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Finance Minister Ncube said the country's external debt continues to burden the economy by restricting access to low-cost, long-term financing.
The Zimbabwean government said Thursday it will soon host a high-level debt resolution forum with development partners and other stakeholders aimed at building consensus among stakeholders on resolving the country's external debt.
Presenting the 2022 mid-term budget review and supplementary budget speech in parliament, Finance Minister Mthuli Ncube said the country's external debt continues to burden the economy by restricting access to low-cost, long-term financing required to support the desired medium- to long-term growth trajectory.
"To address this challenge, the government has developed the Arrears Clearance, Debt Relief and Restructuring (ACDRR) Strategy aimed at restoring debt sustainability," Ncube said, adding that the African Development Bank President Akinwumi Adesina has agreed to be Zimbabwe's champion for the debt resolution and re-engagement process.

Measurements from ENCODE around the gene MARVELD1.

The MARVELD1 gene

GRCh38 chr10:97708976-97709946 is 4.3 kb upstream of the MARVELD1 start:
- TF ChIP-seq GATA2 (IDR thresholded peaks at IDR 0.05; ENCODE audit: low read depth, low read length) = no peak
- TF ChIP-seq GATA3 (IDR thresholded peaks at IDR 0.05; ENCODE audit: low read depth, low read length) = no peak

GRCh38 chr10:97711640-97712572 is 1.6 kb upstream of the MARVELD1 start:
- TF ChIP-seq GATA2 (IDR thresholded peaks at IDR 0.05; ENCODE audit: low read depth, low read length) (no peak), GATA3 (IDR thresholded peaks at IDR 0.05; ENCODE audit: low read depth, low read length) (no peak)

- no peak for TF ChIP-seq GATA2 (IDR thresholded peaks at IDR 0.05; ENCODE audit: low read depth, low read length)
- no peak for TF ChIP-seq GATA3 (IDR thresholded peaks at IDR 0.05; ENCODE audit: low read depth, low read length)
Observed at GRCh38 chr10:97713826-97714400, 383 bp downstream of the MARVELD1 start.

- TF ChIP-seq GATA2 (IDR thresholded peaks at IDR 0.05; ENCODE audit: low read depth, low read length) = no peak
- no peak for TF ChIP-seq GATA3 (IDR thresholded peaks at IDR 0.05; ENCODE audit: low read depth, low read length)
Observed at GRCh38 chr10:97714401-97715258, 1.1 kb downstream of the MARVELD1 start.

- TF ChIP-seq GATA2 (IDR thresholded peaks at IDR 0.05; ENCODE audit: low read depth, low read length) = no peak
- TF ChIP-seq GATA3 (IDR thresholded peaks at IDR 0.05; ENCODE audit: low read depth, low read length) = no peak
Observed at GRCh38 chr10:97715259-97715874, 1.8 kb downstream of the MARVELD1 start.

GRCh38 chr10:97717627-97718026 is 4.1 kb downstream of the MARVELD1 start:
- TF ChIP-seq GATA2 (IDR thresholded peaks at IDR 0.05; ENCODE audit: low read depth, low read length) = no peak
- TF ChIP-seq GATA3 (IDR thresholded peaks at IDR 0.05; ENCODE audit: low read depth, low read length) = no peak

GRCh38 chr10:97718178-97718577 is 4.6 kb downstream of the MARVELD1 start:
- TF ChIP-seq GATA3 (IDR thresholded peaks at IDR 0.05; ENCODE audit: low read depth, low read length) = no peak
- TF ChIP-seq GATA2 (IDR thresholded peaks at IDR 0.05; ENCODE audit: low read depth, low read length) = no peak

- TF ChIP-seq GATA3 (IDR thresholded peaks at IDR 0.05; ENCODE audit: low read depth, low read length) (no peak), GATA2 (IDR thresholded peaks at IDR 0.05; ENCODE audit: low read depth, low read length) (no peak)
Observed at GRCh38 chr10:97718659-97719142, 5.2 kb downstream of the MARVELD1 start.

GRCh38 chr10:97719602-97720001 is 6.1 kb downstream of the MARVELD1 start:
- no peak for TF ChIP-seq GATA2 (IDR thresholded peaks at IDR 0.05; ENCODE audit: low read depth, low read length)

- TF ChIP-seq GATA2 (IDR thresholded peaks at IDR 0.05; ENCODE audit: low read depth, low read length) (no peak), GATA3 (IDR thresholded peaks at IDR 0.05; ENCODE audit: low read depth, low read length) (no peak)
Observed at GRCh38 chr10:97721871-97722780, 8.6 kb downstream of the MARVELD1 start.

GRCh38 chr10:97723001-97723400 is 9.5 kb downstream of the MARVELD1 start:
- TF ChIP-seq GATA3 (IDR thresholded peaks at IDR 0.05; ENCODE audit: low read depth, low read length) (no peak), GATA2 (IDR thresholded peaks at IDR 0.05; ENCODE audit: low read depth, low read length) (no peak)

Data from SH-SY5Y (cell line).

"In his capacity as champion, he will coordinate and chair the forthcoming high-level debt resolution forum," Ncube said.
#IMF July update: global growth down, inflation up, debt vulnerabilities up… and the situation will be worst for developing countries.. A plausible alternative scenario tends to a global growth decline to about 2.6% and 2% in 2022 and 2023.. more pain ahead! #economy#inflationpic.twitter.com/TpgkFJOinn
Adesina visited Zimbabwe this month to reaffirm his commitment to helping Zimbabwe clear its long-standing debt. He met Zimbabwe's President Emmerson Mnangagwa, Finance Minister Mthuli Ncube and representatives of international financial institutions (IFIs).
Zimbabwe has huge external debt arrears amounting to US$13.2 billion. This African country has tried unsuccessfully in the past to clear its huge external debt arrears through various strategies, with the last debt arrears clearance plan, dubbed the Lima plan agreed with global lenders in Peru in 2015, to no avail.
The Zimbabwean government has since drawn up a new arrears clearance strategy that it hopes will succeed with the help of the AfDB president. In 2015 and under the Lima plan, Zimbabwe cleared its 15-year debt arrears to the International Monetary Fund (IMF) amounting to US$108 million, but this has not moved the IMF to release new loans to Zimbabwe, arguing it has to clear arrears with other IFIs and bilateral creditors and also implements a strong reform agenda.